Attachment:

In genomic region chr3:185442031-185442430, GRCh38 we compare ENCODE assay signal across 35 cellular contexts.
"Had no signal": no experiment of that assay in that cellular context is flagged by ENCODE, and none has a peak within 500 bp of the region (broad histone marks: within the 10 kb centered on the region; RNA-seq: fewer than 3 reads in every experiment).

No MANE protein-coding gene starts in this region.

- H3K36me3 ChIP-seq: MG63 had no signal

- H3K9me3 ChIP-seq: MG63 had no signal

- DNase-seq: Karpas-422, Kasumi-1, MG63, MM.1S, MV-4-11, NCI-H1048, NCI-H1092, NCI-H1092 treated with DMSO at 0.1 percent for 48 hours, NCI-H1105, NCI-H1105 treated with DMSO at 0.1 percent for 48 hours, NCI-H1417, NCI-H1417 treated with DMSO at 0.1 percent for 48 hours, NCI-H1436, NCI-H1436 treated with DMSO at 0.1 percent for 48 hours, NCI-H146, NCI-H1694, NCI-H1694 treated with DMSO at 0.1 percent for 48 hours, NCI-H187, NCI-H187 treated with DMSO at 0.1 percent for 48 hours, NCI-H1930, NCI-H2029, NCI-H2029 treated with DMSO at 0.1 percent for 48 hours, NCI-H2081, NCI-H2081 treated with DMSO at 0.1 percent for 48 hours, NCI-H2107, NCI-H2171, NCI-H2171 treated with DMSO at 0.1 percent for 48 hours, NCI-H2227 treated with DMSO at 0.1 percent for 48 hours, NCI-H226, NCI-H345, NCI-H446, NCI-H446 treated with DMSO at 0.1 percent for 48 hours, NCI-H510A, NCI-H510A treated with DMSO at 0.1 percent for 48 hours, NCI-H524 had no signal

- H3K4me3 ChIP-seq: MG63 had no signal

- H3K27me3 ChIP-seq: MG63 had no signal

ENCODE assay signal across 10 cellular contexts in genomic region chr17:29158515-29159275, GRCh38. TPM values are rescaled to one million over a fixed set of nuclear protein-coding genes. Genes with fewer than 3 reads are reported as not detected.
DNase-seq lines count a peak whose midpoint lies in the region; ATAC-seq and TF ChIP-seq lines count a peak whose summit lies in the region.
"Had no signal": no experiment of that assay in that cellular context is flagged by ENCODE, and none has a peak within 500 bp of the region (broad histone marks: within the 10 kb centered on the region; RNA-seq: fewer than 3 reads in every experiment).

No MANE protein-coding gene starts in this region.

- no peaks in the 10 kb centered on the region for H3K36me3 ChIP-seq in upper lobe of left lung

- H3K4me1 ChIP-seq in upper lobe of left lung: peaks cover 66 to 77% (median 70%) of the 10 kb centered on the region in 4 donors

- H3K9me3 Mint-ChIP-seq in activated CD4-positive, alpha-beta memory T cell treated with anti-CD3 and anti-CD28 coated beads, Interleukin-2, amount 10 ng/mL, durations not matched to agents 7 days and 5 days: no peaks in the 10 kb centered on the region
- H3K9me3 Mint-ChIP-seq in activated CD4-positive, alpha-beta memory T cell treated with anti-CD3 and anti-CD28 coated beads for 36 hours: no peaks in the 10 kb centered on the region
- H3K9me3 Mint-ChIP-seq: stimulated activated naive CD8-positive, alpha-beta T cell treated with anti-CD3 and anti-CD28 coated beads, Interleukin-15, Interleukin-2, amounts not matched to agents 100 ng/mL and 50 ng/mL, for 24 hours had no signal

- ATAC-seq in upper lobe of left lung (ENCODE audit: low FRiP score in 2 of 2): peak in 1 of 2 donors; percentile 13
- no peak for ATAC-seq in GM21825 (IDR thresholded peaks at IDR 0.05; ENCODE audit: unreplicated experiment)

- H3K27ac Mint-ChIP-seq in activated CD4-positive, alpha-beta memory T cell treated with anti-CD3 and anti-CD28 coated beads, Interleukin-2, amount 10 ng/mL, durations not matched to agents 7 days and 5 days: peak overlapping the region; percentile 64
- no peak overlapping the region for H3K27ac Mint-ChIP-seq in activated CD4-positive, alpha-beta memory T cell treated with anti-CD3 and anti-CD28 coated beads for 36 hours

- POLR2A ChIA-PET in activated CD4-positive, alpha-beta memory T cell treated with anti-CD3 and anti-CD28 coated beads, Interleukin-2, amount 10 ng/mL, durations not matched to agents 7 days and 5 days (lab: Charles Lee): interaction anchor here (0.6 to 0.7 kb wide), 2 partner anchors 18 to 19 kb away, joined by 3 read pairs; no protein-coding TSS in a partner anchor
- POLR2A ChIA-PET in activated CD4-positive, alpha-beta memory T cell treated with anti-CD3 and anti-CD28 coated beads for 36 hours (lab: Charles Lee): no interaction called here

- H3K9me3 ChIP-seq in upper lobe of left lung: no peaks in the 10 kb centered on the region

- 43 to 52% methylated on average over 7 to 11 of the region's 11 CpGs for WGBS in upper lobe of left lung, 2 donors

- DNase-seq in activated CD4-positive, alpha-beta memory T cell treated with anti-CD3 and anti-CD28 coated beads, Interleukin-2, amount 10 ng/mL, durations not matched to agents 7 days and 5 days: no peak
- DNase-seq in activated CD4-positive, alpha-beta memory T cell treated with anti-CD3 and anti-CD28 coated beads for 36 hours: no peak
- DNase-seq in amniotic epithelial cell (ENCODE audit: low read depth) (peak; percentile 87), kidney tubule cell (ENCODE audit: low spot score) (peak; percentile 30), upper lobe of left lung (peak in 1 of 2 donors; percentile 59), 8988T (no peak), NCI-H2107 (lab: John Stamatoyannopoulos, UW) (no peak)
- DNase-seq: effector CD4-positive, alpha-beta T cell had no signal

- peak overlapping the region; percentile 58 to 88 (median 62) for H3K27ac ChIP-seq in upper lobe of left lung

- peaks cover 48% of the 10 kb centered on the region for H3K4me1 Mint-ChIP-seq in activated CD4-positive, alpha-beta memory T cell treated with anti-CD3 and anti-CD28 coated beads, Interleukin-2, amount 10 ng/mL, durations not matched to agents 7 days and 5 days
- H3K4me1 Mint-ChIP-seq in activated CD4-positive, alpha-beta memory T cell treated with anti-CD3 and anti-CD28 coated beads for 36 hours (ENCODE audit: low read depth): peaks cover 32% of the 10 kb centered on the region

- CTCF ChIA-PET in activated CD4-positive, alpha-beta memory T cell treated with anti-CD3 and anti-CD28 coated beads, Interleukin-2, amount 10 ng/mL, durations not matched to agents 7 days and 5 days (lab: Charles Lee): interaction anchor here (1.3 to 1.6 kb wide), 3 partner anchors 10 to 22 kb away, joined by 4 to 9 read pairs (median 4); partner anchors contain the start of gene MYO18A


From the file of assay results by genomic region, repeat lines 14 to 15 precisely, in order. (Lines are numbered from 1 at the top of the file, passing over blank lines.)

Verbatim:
- H3K4me1 ChIP-seq in upper lobe of left lung: peaks cover 66 to 77% (median 70%) of the 10 kb centered on the region in 4 donors

- H3K9me3 Mint-ChIP-seq in activated CD4-positive, alpha-beta memory T cell treated with anti-CD3 and anti-CD28 coated beads, Interleukin-2, amount 10 ng/mL, durations not matched to agents 7 days and 5 days: no peaks in the 10 kb centered on the region